I agree, your perspective changes when you don’t have a car available. My first two years of college (Centre – great job on the VP debate!), we weren’t allowed to have cars on campus, so we walked and biked and did just fine. But you’re also right, daily life (getting to work, etc.) plays a huge role in whether or not going car-free is an option. With my current work schedule, the bus simply ain’t an option, and neither is biking. According to Metro’s Trip Finder, getting to and from work is a possibility, but at 50-51 minutes, when driving takes 15, the difference between getting home when I do now (driving) or nearly an hour later (by bus) is a deal breaker. Life is simply too short and my time is too valuable.

    • I think you missed Steve’s point that driving time is dead time, whereas bus time is productive time. I constantly see people on transit reading email, updating facebook, reading books or e-books. These are the same things that they would probably do after they got home from work if they were driving. Even walking to and from the train or bus is productive. If you drive, then you probably plan some other way to get some exercise after you get home.

      So, in sum, you can’t simply compare the time it takes to drive vs. the time it takes to use transit if you are wanting to maximize the number of productive hours in your day. And, of course, don’t forget about the hours it takes to pay for the car. You can discount your daily productive hours with these hours needed to enable you to have a car.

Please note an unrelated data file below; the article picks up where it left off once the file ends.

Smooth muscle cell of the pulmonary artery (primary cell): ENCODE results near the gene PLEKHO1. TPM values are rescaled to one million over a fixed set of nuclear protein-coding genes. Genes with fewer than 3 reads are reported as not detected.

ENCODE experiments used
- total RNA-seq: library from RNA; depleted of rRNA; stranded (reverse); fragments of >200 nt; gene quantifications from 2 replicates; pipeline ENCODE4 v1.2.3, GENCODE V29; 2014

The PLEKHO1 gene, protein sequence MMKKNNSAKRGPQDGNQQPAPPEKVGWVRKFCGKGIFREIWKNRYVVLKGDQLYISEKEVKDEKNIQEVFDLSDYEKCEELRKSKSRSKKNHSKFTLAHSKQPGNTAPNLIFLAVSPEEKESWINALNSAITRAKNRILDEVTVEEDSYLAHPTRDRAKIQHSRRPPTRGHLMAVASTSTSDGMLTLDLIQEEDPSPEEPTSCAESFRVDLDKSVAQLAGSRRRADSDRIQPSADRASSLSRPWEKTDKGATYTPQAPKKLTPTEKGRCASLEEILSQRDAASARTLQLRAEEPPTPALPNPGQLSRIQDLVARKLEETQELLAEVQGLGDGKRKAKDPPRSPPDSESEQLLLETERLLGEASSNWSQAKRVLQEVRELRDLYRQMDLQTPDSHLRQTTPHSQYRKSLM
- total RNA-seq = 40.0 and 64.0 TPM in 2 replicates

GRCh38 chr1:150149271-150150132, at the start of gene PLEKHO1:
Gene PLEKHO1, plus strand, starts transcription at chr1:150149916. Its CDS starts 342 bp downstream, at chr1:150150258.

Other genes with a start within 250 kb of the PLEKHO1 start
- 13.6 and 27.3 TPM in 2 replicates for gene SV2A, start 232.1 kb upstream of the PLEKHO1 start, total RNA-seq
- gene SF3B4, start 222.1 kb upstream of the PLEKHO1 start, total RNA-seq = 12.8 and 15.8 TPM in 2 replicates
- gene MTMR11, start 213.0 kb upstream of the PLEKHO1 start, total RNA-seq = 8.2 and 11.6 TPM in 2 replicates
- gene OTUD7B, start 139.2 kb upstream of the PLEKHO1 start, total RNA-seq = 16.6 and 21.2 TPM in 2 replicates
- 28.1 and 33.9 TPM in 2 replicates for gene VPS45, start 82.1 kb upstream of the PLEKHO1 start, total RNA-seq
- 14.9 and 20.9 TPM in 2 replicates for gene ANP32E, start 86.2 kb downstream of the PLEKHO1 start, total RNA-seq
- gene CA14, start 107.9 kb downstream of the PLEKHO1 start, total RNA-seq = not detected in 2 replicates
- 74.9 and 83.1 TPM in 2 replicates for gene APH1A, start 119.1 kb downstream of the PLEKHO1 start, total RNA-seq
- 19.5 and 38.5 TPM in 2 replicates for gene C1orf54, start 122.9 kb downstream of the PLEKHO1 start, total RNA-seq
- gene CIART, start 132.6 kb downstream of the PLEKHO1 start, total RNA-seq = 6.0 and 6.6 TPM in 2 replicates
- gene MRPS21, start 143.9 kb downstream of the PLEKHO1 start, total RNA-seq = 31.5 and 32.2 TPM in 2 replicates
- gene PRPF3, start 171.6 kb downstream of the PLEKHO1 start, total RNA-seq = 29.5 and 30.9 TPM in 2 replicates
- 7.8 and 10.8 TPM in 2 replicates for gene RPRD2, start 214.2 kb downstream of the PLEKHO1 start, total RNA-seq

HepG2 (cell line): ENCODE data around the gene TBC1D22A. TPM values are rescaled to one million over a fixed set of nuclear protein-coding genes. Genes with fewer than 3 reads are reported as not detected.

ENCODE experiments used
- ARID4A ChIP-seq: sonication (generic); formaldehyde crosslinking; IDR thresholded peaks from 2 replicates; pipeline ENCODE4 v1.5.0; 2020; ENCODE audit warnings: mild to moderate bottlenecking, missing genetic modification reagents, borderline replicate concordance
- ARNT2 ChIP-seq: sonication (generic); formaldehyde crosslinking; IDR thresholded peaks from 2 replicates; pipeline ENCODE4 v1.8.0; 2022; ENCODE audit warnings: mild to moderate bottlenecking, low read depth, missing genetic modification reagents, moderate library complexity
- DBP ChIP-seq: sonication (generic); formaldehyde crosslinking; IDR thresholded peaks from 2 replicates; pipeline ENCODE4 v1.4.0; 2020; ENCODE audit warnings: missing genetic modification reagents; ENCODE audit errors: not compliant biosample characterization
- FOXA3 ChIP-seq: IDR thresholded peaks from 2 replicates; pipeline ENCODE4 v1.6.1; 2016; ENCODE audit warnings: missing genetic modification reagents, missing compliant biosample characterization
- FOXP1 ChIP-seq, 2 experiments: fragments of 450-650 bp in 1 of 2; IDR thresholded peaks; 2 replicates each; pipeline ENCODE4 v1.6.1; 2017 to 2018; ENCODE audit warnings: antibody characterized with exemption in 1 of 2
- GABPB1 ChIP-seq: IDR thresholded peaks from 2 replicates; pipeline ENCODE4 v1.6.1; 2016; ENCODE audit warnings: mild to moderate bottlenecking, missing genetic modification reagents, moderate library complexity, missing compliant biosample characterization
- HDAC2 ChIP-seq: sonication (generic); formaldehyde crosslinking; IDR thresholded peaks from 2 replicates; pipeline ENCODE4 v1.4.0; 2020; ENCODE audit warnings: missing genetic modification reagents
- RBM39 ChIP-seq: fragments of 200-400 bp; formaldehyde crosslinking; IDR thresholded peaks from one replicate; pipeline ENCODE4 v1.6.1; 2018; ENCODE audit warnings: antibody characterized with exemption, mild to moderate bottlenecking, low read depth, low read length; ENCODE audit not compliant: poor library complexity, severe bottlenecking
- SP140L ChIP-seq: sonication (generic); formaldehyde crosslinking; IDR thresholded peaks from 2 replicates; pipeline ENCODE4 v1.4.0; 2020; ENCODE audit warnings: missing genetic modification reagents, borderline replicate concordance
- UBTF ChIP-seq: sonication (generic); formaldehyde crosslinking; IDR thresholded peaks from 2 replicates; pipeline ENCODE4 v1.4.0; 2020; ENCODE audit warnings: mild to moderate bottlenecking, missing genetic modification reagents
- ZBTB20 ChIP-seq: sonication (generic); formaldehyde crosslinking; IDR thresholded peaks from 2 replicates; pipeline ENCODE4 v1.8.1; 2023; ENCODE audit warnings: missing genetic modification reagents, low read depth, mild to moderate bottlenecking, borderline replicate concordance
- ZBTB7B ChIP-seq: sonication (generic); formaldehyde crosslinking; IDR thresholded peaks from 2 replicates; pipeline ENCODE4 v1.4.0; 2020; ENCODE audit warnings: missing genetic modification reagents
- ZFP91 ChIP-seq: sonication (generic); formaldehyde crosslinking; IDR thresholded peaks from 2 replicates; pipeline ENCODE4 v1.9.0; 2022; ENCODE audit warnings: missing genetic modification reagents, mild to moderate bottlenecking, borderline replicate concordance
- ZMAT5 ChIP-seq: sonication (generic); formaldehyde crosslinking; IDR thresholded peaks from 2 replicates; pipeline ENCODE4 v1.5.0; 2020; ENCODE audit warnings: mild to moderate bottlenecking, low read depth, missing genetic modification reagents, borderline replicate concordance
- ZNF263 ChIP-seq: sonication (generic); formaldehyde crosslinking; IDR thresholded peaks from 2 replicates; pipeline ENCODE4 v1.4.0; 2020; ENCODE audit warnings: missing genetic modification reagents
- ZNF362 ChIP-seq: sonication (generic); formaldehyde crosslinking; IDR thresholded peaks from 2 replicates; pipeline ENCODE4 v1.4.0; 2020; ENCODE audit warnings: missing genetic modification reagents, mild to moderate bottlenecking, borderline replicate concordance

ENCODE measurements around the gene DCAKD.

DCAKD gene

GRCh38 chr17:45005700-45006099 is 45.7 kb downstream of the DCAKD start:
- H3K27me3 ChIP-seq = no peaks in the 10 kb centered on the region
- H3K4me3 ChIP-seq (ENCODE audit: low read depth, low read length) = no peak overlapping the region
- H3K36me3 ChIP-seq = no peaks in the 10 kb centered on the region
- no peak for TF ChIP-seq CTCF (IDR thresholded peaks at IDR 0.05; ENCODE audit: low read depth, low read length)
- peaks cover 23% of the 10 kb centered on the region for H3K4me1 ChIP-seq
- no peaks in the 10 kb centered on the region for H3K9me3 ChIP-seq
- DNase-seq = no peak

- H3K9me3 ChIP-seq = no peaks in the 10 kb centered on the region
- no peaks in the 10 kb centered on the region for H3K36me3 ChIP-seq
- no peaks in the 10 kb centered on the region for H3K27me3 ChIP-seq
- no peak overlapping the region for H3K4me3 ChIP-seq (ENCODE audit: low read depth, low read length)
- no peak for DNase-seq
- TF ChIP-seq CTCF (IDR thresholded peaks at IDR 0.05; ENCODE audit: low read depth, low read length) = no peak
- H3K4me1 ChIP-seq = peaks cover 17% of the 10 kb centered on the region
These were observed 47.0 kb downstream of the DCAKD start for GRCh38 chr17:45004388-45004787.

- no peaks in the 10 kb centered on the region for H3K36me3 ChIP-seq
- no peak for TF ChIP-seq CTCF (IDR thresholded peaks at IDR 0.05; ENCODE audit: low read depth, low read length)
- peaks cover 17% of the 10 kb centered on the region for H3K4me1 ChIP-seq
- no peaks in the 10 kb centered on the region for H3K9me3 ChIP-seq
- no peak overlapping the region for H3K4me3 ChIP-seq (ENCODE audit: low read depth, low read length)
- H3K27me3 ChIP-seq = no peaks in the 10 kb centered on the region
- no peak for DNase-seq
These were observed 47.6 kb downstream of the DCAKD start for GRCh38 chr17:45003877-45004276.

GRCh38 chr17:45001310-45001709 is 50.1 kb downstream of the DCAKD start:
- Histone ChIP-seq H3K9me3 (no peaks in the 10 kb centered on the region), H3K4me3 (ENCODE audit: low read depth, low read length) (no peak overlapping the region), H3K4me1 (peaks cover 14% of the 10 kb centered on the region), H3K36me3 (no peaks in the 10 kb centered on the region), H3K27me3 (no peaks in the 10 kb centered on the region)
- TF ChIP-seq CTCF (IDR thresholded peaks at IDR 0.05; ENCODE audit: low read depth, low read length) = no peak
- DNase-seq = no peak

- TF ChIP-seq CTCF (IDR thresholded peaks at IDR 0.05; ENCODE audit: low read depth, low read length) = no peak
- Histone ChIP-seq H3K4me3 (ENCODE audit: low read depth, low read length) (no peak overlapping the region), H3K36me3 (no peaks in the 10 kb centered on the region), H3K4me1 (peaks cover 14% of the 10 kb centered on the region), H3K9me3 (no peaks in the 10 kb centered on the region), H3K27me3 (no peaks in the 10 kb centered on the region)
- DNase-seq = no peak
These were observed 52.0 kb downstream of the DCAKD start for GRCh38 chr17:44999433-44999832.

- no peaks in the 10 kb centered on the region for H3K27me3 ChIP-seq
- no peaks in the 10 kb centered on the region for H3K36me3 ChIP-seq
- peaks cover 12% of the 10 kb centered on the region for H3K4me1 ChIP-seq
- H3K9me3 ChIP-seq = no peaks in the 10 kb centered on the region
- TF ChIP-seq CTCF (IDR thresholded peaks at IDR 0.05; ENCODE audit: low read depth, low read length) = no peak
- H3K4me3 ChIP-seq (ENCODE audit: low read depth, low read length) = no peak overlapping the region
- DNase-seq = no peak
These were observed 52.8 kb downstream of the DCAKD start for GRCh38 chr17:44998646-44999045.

• JZ71 says:

        No, I got Steve’s point – it works for him. Because of where the nearest stops are, my 50 minute trip would involve a 16-18 minute walk (0.9 & 0.8 mile) on each end, plus wait time for the bus, and only 17 minutes actually on the bus, where I could be multi-tasking. And while walking would definitely be a good thing for me, I’d still rather do my multi-tasking at home, in my recliner, and not sitting on a bus. To each their own . . . .

      • Eric says:

        No matter how productive you are (if you want to call email/facebook productive), that is still an hour per day spend away from your family. I am single so this does not affect me, and I take the bus to/from work almost every day, with a laptop open for most of the time. But for someone with a significant other to come home to, and especially for someone with kids who go to bed early, nothing can make up for the time spent away from them.

        • Andres says:

          Sure it can! I have a wife and kids. I find driving (especially in traffic) incredibly stressful. So, I could spend 15 minutes driving (or 45 minutes if traffic is bad), and come home stressed out and annoyed… or I could take the bus for an hour, and come home relaxed after having read a chapter or two of a book. I can tell you, the latter makes for a happier family, even if they don’t get to see me as much – the time spent with them is of higher quality.

          That’s what works for me. It might not work for others, but that was also Steve’s point.

  2. RyleyinSTL says:

    Steve – did you take your power chair on vacation with you? If so how was the accommodation on the train and bus?

  3. Sal says:

    WeCar and other ride sharing options are also available when the need arises.